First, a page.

Acidic Drinks Cause Tooth Erosion
The biggest problem, at least from a dental standpoint, with things like soda and energy drinks, is the high acid levels found in them. It’s not just bad for your body, but drinks like this are horrible for your teeth.
These acids are the biggest cause of tooth erosion, which is exactly as its name implies. It’s the same thing as water eroding away at a sandy beach, only the beach is your mouth and the water is more like battery acid. And although Dr. Hall does provide dental implant procedures to replace severely damaged and lost teeth, we would like to help you prevent that from happening in the first place.
Tooth Erosion: Causes and Symptoms
Your teeth are protected by a substance called enamel. Believe it or not, enamel is the strongest substance in your body. Its purpose is simple, to protect your teeth from every harmful thing you’re likely to expose them to on a daily basis.
Enamel also protects the dentin, which contains microscopic tube-like structures that stimulate the nerves inside your teeth. These nerves are what sends pain signals to your brain when something hot or cold comes in contact with them. So when your enamel is worn down by frequent exposure to acidic drinks, your dentin, and therefore your nerves, are left with nothing to protect them.
Increased sensitivity is only one problem that highly acidic drinks can cause. Discoloration also occurs when the thinning enamel exposes more of the dentin underneath. The constant wearing away can also give your teeth a rounded, or even sand-blasted look. The more advanced stages of tooth erosion can produce cracks and roughness at the edges of your teeth and cupping, which are small dents that appear on the chewing surfaces of your teeth.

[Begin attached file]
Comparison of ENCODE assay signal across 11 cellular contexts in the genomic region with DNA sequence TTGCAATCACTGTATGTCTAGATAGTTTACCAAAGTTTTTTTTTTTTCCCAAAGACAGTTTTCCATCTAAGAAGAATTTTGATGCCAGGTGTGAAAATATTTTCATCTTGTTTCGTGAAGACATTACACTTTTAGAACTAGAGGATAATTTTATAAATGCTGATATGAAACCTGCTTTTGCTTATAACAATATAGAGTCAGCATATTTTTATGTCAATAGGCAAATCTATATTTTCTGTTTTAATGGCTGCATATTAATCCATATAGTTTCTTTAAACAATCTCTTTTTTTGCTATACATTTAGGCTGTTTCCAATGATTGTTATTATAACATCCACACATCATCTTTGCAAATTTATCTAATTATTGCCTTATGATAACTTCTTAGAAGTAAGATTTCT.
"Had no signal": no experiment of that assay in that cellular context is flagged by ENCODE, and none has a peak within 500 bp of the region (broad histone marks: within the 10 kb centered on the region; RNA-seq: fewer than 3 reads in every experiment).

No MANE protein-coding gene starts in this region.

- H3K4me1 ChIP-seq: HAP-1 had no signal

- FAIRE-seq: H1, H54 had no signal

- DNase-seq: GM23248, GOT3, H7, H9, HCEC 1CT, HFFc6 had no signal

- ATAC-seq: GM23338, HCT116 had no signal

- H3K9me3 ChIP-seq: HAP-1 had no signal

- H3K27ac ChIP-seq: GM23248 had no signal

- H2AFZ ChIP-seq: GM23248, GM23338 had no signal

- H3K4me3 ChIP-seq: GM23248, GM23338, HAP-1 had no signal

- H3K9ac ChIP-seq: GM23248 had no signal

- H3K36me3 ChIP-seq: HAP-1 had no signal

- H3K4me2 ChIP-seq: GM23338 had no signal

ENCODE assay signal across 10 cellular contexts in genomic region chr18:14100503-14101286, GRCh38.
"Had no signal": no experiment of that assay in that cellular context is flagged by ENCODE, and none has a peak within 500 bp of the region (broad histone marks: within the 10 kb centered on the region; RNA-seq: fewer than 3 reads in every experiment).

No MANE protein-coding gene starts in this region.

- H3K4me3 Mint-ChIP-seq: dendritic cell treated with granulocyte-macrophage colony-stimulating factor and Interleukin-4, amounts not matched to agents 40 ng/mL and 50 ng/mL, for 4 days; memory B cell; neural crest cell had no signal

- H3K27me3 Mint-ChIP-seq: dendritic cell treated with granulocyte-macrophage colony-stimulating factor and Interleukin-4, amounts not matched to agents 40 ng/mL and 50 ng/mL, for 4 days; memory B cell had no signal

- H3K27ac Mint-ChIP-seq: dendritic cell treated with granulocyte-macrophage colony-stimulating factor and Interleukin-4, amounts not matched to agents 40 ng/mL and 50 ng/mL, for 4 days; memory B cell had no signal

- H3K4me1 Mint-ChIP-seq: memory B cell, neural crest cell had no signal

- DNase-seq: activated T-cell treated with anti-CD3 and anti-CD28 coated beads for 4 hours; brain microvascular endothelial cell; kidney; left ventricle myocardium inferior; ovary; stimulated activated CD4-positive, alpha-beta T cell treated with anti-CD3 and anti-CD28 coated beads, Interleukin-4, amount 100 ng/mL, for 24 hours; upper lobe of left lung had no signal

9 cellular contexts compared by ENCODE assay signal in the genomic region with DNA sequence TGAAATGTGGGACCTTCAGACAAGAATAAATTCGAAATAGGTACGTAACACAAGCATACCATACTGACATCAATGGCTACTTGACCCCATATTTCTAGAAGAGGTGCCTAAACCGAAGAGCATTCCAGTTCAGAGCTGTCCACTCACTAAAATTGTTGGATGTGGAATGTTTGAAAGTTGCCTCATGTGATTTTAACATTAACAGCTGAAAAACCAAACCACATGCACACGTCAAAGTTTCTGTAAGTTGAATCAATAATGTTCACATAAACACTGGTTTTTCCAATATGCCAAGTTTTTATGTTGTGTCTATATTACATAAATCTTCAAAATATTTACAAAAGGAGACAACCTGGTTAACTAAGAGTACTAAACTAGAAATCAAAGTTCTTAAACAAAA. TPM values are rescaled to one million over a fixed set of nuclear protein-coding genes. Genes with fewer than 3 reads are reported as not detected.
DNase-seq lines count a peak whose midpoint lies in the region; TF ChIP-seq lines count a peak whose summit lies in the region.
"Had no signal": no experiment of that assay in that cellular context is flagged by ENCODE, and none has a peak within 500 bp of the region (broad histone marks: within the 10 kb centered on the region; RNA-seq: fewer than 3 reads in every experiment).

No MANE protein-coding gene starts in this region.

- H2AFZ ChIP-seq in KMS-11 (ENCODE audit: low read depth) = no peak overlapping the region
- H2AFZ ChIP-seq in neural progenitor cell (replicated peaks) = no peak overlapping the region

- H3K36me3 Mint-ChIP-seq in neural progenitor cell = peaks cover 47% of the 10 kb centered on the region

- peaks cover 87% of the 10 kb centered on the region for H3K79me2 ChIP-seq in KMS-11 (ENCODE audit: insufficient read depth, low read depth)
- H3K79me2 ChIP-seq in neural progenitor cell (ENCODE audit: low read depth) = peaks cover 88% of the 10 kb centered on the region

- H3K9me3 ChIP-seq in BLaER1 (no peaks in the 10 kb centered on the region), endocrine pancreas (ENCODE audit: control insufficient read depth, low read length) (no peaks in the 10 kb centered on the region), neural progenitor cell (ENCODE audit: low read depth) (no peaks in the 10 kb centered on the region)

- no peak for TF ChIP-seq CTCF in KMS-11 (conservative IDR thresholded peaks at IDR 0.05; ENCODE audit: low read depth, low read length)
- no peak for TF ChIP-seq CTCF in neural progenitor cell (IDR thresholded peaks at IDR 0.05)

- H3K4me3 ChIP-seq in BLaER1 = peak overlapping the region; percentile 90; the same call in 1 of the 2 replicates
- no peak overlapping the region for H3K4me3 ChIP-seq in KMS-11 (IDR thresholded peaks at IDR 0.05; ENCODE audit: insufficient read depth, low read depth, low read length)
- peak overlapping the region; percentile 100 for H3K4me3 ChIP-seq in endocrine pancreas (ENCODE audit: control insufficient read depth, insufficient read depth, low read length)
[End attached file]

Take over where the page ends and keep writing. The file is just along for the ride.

University Settles the Score on Acid Levels
Recently the College of Dentistry at the University of Iowa published their findings from a study analyzing the more common acidic drinks and determined what the worst drinks for your teeth are.
|pH Level||Sugar Amount Per 12-ounce serving|
|Pure Water||7.00 (Nuetral)||0.0|
|Coffee (Average, Black)||5.00||0.0|
|Barq’s Root Beet||4.61||10.71 tsp.|
|Diet Dr. Pepper||3.41||0.0|
|Red Bull Energy Drink||3.10||9.29 tsp.|
|Diet Mountain Dew||2.95||0.0|
|Dr. Pepper||2.92||9.64 tsp.|
|Mountain Dew||2.80||11.07 tsp.|
|Battery Acid!||1.00 (Acidic)||0.0|
This table is a very good guideline to follow and you should probably consult this the next time you have a craving for one of these drinks. While we recommend trying to cut out some of the worst ones altogether, we understand that realistically, that’s probably not going to happen for everyone. So, if some of the big offenders are things you drink every day, we highly recommend making an appointment with Dr. Hall today. Combined with regular dental visits, a rigid dental health regimen can help reduce some of the damage these products may have already done to your teeth.